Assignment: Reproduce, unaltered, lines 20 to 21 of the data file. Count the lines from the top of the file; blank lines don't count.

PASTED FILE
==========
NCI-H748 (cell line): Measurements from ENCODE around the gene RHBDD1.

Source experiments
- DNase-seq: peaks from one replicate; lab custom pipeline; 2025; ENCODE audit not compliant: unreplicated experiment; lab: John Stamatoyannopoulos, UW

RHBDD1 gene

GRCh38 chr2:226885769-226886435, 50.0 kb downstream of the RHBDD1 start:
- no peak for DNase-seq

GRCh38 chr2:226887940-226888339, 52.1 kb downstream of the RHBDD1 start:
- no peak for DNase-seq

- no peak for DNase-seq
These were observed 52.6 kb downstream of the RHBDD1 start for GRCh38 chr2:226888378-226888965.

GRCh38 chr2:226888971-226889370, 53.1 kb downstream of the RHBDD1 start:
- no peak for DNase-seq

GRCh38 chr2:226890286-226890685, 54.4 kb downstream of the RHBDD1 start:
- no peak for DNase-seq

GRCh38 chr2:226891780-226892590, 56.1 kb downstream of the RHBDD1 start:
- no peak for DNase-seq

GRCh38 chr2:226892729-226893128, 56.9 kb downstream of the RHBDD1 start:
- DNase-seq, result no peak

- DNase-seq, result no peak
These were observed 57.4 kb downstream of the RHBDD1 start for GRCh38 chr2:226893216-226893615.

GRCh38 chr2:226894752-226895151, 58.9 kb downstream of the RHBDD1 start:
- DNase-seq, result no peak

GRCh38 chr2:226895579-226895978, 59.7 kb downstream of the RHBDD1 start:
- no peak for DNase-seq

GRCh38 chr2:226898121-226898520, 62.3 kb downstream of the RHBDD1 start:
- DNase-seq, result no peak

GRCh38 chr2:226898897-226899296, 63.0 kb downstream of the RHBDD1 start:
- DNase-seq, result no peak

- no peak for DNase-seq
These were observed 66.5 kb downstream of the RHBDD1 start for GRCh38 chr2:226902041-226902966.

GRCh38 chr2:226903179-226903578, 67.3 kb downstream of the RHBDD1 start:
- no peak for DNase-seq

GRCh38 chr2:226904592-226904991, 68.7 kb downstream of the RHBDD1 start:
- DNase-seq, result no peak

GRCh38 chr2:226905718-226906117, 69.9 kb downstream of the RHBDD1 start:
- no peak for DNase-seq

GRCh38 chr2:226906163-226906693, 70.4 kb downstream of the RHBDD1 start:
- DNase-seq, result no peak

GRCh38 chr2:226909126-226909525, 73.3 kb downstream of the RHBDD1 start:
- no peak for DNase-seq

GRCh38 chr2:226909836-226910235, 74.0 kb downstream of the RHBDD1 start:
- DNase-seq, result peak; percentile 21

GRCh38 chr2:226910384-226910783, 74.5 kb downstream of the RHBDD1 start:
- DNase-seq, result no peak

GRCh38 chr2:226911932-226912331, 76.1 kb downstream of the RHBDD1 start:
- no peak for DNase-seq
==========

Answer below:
These were observed 57.4 kb downstream of the RHBDD1 start for GRCh38 chr2:226893216-226893615.

GRCh38 chr2:226894752-226895151, 58.9 kb downstream of the RHBDD1 start: